The significance of the outcome of the November 2011 general elections – at least as far as the electorate was concerned – reposed in what we describe as the “one seat majority,” that is to say the single-seat numerical advantage which the parliamentary opposition holds over the executive in the National Assembly.
The public line of reasoning was that we had, for the first time as a nation, arrived at a place where the political party in office no longer held independent sway in the matter of the creation of legislation and, by extension, in the governance of our country. That, apart from the manner in which elections had previously been conducted, was much of the reason why our democratic credentials had continually been questioned. The ‘one seat majority,’ many Guyanese reasoned, could settle some critical issues relating to the practice of democracy in Guyana.
The people had every right to hope even though that hope was, in so many instances, laced with skepticism. They had, over time, endured the sobering lessons taught by an unchanging political culture and if they were hopeful they were also apprehensive. about whether that historic general elections outcome would bring historic change.
We had begun to get some pretty clear answers to that question long before the second anniversary of the nation’s 10th Parliament. It had begun with a fierce political confrontation over which side of the House would hold the Speakership of the National Assembly and, up to the time of writing had reached a juncture of yet another of our unending political ‘bloodfeuds’ over a piece of legislation on money-laundering. Since December 2011, the National Assembly has stumbled its way through one faceoff after another, sending unmistakable signals to the populace that the fault lines that have deformed our politics for decades are still far from healed.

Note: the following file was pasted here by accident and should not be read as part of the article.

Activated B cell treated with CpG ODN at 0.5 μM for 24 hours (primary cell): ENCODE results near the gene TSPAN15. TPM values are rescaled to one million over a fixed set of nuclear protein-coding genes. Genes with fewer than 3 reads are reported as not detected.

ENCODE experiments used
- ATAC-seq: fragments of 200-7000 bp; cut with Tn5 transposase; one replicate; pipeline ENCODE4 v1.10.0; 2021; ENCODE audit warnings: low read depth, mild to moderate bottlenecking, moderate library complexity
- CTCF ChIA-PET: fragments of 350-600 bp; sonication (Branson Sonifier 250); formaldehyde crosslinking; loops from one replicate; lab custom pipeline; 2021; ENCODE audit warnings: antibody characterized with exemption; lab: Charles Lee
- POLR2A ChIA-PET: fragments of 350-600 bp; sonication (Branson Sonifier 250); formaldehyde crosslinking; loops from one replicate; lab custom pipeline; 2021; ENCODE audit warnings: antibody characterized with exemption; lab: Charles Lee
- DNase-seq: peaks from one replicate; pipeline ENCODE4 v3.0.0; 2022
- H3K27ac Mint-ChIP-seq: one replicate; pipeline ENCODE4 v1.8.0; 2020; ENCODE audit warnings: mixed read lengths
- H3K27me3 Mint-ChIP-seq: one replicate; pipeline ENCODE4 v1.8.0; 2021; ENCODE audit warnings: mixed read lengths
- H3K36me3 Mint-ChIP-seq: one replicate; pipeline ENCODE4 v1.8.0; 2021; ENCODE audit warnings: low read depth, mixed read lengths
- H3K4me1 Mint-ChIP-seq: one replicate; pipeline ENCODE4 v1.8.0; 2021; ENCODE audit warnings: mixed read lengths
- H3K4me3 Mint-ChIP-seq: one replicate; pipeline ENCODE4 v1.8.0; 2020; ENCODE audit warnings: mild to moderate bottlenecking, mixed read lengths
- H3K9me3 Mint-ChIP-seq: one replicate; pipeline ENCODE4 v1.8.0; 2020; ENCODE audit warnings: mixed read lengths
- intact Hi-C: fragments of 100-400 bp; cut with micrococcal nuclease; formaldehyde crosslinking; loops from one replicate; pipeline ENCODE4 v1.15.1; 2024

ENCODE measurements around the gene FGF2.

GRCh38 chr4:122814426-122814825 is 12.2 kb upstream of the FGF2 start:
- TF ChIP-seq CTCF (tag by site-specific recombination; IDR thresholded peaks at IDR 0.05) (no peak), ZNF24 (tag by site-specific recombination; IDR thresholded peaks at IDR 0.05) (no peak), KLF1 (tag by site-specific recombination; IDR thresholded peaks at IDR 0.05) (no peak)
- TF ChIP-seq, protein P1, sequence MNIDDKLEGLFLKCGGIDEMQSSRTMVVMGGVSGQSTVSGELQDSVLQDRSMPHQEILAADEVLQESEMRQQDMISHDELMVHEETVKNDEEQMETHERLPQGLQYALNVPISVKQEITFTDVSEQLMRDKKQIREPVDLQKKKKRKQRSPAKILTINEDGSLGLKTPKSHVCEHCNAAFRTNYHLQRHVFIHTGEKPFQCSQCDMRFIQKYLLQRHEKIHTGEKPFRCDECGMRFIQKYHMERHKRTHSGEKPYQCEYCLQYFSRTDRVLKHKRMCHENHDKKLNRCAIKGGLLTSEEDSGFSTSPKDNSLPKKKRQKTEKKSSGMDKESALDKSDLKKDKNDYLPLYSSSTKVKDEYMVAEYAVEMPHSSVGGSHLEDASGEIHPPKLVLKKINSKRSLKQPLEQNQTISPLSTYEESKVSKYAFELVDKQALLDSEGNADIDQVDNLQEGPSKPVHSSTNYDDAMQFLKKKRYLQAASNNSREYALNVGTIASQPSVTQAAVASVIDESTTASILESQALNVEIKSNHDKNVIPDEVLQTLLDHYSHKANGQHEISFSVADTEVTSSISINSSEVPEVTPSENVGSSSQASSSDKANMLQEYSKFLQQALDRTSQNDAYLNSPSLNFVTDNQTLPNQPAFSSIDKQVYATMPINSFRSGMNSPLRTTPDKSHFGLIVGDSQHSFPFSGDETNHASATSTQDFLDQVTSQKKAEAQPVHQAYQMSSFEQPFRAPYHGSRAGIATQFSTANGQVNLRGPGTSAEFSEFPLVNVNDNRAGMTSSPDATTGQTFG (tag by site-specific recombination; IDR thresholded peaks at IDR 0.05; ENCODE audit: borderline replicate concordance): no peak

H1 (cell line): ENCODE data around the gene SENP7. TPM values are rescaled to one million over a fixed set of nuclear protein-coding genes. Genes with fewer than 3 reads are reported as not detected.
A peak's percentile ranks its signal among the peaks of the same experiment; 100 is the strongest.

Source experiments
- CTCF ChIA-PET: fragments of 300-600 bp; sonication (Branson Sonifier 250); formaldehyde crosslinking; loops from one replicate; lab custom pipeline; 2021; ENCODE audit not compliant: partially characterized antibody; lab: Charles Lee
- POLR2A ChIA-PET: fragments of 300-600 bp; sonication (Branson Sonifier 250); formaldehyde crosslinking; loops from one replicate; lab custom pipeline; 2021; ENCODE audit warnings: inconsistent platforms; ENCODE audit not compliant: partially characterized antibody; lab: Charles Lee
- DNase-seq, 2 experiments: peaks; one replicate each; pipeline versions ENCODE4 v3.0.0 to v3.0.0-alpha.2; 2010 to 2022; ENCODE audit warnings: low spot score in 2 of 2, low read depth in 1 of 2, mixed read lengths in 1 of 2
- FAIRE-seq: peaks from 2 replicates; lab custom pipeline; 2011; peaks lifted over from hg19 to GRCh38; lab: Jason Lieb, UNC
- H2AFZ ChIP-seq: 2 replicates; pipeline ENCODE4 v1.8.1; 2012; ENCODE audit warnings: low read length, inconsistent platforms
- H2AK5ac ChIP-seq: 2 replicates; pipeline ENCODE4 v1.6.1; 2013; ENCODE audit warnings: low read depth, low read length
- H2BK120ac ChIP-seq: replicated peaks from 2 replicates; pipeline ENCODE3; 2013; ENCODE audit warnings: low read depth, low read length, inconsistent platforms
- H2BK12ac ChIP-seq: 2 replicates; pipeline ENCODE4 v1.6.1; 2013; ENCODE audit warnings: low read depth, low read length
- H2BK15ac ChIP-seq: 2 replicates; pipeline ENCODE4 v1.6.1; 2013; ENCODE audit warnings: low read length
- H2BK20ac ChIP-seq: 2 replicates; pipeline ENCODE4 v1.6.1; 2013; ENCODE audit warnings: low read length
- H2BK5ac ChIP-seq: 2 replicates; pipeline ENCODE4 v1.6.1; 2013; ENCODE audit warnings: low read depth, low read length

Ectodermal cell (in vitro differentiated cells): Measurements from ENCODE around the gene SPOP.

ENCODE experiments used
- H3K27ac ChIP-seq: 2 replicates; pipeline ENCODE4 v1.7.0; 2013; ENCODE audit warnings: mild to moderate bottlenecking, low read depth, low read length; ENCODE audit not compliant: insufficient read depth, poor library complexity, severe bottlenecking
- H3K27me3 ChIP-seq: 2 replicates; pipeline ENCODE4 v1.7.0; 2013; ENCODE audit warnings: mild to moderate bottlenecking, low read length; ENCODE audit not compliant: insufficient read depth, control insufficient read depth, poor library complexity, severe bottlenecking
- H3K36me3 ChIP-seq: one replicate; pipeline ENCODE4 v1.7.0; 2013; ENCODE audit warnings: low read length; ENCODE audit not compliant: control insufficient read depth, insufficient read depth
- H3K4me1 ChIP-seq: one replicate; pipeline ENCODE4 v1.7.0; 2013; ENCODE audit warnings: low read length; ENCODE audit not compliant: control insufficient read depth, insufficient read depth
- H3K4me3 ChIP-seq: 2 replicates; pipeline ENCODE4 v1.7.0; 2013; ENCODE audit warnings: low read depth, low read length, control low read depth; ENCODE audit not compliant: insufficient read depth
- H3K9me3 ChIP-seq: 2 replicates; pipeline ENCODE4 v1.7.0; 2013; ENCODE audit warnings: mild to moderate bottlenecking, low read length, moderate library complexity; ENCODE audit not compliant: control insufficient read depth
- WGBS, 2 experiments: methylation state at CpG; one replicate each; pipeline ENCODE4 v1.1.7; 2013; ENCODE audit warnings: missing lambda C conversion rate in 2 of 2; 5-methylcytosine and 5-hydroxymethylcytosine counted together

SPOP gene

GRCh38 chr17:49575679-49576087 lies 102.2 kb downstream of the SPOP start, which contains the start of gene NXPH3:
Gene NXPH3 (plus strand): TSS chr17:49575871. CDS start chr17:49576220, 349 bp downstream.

The PPP/C might probably deny that it saw the loss of its majority in the House as a political disaster, a loss its ability to fashion and pass laws without parliamentary ‘hindrance;’ and yet, that is precisely the case. By the same token, the political opposition can hardly honestly deny that much of the significance of the one seat majority reposes in the purpose it serves as a bargaining chip, a tool with which to wring concessions out of the executive as it sees fit, or else to frustrate the government when the political circumstances so dictate. That is the realm in which our politics have always belonged.
So that the din about ‘snap elections’ really had nothing to do with “the will of the people.” The people had already spoken a little while earlier. The problem was that what they had said had not been pleasing to the People’s Progressive Party/CIVIC administration. “Snap elections” was really a matter of putting words in their mouths. Talk about snap elections bore a curious resemblance to a rejection by the government of the mandate that it had been handed by the people in November 2011 to rule, in the manner that the people had seen fit.
By the same token the political opposition came to terms with the fact that while the people had again said ‘no’ to its application to govern, it had, for the first time, placed in its hands the ability to meaninfully influence the legislative process and, if it so choose, to cramp the government’s style – so the speak – as far as running of the affairs of the country is concerned. It was the closest that its advocacy had brought it to its goal of “shared governance.”
The ensuing state of affairs in the National Assembly – termed gridlock in some quarters – is really an exercise in gamesmanship of the most public sort and in a manner which, while sometimes seeming to have little to do with “the business of the people,” but really has to do with the business of power.
What the November 2011 ‘one seat majority’ did was to supplant the routineness of the governance culture that had obtained since independence with a potentially more meaningful one…one that facilitates a more genuinely broad-based participation in the process of making decisions for our country. That, however, would only work if our Parlia-ment genuinely embrace the will of the people. On the basis of the prevailing evidence our political leaders are still light years away from beginning to clean the Aegan Stables of prejudice, narrowness and a preoccupation with power. They are not ready to embrace the will of the people.